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Friday, October 7, 2011

"Get stuffed!" - Thanksgiving with TFC

Not a Chip Butty in sight

It's that time of year when loved ones gather to give thanks for all they have received over the past year. While some Reds' supporters may have not reaped the harvest they expected in 2011, there are still some morsels worth savouring.
Yes, an autumnal playoff bounty is beyond our reach once again, but hopes of a winter (or Winter) seeding gives supporters a light ahead for spring. Considering this time last year we were still picking Mo-furkey from our teeth - it could be worse.
So, tuck in your speculative Champions League Quarterfinal napkin (on sale now at RealSports for $57.99) and sit down for a specially prepared BMO Field Thanksgiving dinner, made from the finest ingredients that TFC managed to cobble together this year.
THE TURKEY: Despite five years roasting in its own self-worthy juices, MLSE is indeed the big dried-out bird. Tough to chew on and often hard-to-swallow, this carcass won't stop telling you how much better it will taste next year while constantly gobble-gobbling at your purse strings.
THE STUFFING: The only thing that made the poultry edible this year was the hope that the stuff inside was planning to add some flavour. ARON WINTER and BOB DE KLERK added the "total" spices to the few breadcrumbs that PAUL MARINER could rustle together. Definitely needs some off-season peppering.
BREAD ROLLS: Solid and filling despite being buttered with shots all year long, STEFAN FREI and MILOS KOCIC are the unsung heroes of the meal and surprisingly not too crusty after being left to bake alone so many times.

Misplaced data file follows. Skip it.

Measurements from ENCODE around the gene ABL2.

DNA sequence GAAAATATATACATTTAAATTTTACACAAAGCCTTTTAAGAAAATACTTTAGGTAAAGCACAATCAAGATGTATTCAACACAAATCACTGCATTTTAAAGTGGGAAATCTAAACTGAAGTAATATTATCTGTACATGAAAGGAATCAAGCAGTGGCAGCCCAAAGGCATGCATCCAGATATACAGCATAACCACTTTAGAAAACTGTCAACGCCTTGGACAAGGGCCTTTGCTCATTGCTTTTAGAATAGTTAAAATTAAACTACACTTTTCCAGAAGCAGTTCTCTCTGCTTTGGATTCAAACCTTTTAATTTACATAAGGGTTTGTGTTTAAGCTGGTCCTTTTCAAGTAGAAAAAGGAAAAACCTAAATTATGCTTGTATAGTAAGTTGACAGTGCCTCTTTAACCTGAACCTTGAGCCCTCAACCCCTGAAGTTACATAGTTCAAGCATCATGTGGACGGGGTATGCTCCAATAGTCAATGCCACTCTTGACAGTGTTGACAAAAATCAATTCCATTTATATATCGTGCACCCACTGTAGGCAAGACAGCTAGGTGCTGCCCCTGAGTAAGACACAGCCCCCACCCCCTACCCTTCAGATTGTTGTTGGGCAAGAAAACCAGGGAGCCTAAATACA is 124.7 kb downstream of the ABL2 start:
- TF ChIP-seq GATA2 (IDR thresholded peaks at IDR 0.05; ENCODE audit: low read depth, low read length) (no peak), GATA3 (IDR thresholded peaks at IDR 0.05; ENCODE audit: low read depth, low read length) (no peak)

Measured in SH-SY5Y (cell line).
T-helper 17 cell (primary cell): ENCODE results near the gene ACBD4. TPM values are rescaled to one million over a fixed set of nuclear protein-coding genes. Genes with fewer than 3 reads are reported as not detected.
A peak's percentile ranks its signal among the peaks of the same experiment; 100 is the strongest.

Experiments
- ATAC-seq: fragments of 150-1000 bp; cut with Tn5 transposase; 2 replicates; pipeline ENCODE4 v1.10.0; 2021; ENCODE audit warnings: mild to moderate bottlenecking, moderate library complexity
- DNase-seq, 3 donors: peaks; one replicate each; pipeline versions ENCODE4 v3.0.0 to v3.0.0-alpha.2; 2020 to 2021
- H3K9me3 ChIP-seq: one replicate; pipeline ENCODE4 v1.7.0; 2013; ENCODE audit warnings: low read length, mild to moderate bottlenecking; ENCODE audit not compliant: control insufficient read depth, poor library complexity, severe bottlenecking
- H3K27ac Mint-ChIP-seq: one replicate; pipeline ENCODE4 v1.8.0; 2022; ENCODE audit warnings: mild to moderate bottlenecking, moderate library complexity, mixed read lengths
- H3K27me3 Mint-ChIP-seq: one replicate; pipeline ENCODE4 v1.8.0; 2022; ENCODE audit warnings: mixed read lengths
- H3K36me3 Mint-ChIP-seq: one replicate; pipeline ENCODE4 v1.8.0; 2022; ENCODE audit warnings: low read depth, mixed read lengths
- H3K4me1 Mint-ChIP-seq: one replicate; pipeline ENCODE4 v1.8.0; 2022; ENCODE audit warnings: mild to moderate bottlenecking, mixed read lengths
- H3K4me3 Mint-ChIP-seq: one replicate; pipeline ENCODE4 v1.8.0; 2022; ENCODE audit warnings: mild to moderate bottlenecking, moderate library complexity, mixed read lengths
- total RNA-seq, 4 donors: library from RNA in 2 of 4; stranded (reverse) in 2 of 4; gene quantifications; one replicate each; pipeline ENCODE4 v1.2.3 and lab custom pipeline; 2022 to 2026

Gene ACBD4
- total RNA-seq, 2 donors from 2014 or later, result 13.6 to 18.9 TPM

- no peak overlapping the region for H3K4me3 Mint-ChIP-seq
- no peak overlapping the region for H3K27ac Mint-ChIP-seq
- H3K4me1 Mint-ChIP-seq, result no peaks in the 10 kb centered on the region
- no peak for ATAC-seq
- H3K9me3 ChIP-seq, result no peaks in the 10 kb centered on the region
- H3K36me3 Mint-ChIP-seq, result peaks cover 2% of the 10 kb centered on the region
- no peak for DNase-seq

SWEET POTATO: Nothing filled the middle of the plate like the sugary staple DWAYNE DE ROSARIO. Always good for a tasty turn but not at his best flavour without the added sugar he wanted. TFC dubiously shared their portion with friends to the south where he aims to keep bringing sweetness until American Thanksgiving.
MASHED POTATO: Just what you need to fill the void - a big hearty portion of Bavarian-style TORSTEN FRINGS. Sturdy, solid and while he may not have the dash of a sweet potato, a TFC feast without him just doesn't satisfy.
BRUSSELS SPROUTS: The robust yet frustrating vegetation in the middle of the plate is undeniably JULIAN DE GUZMAN. You're hit-or-miss with your portion and even though you know it's good for you, it still often leaves a bad taste in your mouth.
TURNIPS: They are awkward, misshapen and you don't know quite how they got there. TY HARDEN and ANDY IRO are indeed the two root vegetables stuck in the middle of the meal. Dress em' up any way you can - they still don't taste quite right and are disastrous in pairs.
CRANBERRY SAUCE: A big dollop of angry red garnish on the side can only be RICHARD ECKERSLEY. Unexpectedly adding zing, this imported delicacy has often been the only flavour in a bland offering - has quite a bite too.
BABY CARROTS: Often a little too raw, but you just know if they are given the time to simmer to perfection ASHTONE MORGAN, MATT STINSON and DONEIL HENRY can be a staple for years to come. Something grown in your own backyard just tastes that much better.
THE GRAVY: Even when the offerings seemed dry and tasteless in 2011, a pint-sized gravy boat in the form of JOAO PLATA added just enough sauce to liven up a BMO Field meal. Smooth and sometimes a bit spicy, he was often the "shake and bake" that made things more palatable.
PUMPKIN PIE: A late edition but a great way to end the meal. Looking great in orange and delivering a reliable finish is a big slice of DANNY KOEVERMANS. Baked fresh late in the season, this Dutch treat may just be the most dependable meal finisher this table has ever seen.
We give thanks for the few scraps on our table this autumn. But... we still expect a bigger, better cornucopia in 2012 - and a season that ends closer to American Thanksgiving. If not, Bitchy the Hawk might start looking tasty.

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